Intersecting the foregoing sequence:
(a) a spectrum is transmitted to mixers (80) and (110) from a source of MEMR (100) with controlled frequency through parallel Heterodyne channels (102). The frequency of the Heterodyne (100) is controlled through channel (66c).
(b) multi-channel input and output commutators (70) and (120) are controlled through channels (66b) and (66d), respectively.
(c) control by gain of the intermediate frequency amplifier (90) is accomplished through controlling channel (66a). The signal of the intermediate frequency amplifier is carried to the measurement system (50) through wave guide channel (28).
The retranslating device functions as follows:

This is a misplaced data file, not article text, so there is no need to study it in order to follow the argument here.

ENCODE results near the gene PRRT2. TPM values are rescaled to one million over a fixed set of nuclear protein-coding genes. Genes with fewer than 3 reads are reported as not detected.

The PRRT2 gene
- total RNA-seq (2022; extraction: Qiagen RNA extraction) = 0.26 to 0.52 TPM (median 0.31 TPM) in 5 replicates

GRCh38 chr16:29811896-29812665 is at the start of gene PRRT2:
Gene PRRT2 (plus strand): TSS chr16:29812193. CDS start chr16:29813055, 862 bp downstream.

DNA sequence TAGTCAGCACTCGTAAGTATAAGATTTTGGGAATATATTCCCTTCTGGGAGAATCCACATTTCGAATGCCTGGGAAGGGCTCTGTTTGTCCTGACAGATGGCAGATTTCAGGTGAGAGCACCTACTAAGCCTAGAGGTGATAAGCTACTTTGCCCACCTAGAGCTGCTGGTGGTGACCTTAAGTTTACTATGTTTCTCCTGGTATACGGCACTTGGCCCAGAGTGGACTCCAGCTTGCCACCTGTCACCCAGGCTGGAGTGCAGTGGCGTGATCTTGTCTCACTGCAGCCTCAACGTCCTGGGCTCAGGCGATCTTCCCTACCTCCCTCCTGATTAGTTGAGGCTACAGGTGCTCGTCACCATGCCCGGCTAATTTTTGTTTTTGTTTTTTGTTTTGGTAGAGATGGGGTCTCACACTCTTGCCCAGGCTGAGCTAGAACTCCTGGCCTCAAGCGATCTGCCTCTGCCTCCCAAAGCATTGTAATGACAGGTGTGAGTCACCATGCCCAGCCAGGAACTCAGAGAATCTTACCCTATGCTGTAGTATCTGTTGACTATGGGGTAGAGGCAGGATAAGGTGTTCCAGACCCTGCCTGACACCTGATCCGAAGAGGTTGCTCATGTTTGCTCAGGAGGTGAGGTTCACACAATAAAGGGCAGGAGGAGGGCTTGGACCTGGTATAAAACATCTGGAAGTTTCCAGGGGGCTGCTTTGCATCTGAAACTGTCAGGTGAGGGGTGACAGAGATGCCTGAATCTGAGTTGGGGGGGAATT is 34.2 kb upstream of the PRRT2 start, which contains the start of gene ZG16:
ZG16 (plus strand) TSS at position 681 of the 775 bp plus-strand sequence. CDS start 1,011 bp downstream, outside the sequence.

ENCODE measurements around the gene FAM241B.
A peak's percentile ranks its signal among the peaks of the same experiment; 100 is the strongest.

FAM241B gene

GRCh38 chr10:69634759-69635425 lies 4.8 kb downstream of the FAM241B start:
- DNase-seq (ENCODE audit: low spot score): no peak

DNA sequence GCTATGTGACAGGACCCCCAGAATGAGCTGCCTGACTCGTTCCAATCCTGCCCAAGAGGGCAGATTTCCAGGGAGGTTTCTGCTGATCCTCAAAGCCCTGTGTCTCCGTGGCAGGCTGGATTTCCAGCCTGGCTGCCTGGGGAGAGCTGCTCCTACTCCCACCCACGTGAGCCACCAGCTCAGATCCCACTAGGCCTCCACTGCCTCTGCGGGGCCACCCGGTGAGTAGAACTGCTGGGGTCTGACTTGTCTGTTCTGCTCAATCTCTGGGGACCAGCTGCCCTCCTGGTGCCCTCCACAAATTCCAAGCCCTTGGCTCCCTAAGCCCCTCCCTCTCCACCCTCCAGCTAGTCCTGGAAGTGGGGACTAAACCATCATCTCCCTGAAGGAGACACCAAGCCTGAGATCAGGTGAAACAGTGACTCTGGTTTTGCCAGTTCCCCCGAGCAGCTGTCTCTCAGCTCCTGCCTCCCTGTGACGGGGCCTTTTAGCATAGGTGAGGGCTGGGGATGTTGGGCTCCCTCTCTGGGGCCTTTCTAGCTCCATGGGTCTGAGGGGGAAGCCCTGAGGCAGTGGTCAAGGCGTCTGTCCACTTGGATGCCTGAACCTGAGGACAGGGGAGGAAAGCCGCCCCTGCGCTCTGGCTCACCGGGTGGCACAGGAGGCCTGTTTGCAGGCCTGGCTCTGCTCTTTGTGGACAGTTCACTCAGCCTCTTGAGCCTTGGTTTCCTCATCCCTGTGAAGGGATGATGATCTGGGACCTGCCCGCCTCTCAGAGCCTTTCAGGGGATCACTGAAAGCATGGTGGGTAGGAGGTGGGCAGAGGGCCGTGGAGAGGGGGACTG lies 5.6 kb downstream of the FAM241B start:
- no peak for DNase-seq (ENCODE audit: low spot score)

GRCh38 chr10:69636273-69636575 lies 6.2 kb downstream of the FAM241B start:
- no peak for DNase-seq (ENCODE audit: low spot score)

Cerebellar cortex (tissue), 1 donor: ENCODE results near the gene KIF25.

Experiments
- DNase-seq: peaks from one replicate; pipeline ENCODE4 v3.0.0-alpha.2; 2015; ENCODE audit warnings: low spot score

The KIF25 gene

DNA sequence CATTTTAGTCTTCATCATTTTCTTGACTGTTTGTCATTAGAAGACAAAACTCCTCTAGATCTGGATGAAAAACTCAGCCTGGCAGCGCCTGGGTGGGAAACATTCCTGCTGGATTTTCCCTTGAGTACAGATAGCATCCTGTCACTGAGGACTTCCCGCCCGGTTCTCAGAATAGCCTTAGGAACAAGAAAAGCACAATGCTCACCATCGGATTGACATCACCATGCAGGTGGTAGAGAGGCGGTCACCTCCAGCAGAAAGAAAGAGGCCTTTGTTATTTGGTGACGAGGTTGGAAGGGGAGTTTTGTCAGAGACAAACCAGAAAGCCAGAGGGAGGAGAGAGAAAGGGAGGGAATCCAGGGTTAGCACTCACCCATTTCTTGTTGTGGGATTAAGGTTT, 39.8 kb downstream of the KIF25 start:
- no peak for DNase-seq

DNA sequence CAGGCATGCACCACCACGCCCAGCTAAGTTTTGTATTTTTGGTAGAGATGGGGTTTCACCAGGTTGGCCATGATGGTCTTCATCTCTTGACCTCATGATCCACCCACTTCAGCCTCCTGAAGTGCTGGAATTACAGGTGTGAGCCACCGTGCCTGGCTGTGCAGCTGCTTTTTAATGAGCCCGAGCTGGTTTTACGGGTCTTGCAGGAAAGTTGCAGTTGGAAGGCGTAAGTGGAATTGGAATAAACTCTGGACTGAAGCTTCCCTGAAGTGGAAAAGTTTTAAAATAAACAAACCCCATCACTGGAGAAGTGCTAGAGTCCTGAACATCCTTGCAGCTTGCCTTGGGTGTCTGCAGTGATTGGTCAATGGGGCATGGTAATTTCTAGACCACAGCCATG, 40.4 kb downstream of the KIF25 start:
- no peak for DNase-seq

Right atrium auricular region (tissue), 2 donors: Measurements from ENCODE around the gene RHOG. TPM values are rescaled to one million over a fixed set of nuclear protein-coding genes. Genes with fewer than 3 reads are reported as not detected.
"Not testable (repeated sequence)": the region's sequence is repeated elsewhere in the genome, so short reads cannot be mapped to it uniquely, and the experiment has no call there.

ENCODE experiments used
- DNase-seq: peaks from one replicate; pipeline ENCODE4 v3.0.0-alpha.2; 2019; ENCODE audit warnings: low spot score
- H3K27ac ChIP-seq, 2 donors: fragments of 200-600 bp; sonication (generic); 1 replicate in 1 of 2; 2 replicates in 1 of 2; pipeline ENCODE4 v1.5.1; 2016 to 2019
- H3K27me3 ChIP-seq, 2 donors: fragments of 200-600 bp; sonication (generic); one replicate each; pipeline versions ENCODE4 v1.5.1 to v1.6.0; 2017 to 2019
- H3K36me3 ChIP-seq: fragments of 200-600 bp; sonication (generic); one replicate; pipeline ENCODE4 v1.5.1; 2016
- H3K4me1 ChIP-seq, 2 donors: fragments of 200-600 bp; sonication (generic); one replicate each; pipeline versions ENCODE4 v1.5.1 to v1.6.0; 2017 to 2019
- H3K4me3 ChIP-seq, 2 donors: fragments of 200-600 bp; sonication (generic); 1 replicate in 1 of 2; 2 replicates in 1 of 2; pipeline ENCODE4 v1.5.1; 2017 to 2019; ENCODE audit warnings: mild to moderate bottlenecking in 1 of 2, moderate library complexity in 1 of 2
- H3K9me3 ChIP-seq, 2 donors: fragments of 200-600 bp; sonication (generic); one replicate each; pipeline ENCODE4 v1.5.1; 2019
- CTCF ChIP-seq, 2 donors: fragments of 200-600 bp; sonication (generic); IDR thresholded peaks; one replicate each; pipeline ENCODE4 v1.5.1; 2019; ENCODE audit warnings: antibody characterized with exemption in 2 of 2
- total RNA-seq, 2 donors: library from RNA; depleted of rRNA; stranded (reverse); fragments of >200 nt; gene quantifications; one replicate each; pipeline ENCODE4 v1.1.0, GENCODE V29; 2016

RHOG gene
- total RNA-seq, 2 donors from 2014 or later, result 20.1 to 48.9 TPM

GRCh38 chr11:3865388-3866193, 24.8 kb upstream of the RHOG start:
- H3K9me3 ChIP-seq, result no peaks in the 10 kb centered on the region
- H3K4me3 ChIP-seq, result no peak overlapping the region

The MEMR spectrum received from a control organism's BAPs by antennas (22a ) is sent through wave guide channels (24a) to a multi-channel input commutator (70). Though serial connection to mixer (80) and regulation by controlling channel (66b), the incoming MEMR spectrum with frequency band of 30 to 300 GHz is converted to frequency band of 8 to 12 GHz. The signal of the Heterodyne (100) is changing in a frequency band of 22 to 292 GHz. The MEMR spectrum is received from mixer (80) and transmitted through wave guide channel (82) to intermediate frequency amplifier (90), which has a gain of 20 to 25 dB. The intermediate frequency amplifier (90) is controlled by gain and receiving/transmission mode relative to the waveguide channel (92) through channel (66a); amplifier (90) in turn controls the retranslator (20) through wave guide channel (28). Having been processed by the intermediate frequency amplifier (90), the spectrum is next sent to mixer (110) through wave guide channel (92); also to mixer (110) a Heterodyne signal is sent in a frequency band of 22 to 292 Ghz through Heterodyne channel (102). The MEMR spectrum is next transmitted to the multi-channel output commutator(120) through wave guide channel(112). The multi-channel output commutator (120), controlled by signals sent through channel (66d), is connected through wave guide channels (24b) to the transmitting antennas (22b) by which the processed MEMR spectrum is administered to the appropriate BAPs of the target organism. If an MEMR spectrum is received from the target organism's BAPs (30) intermediate frequency amplifier (90), the receiving mode for the mixer (110) is set through channel (66A) working in the same manner as when receiving MEMR spectrum from the control organism's BAPs described above.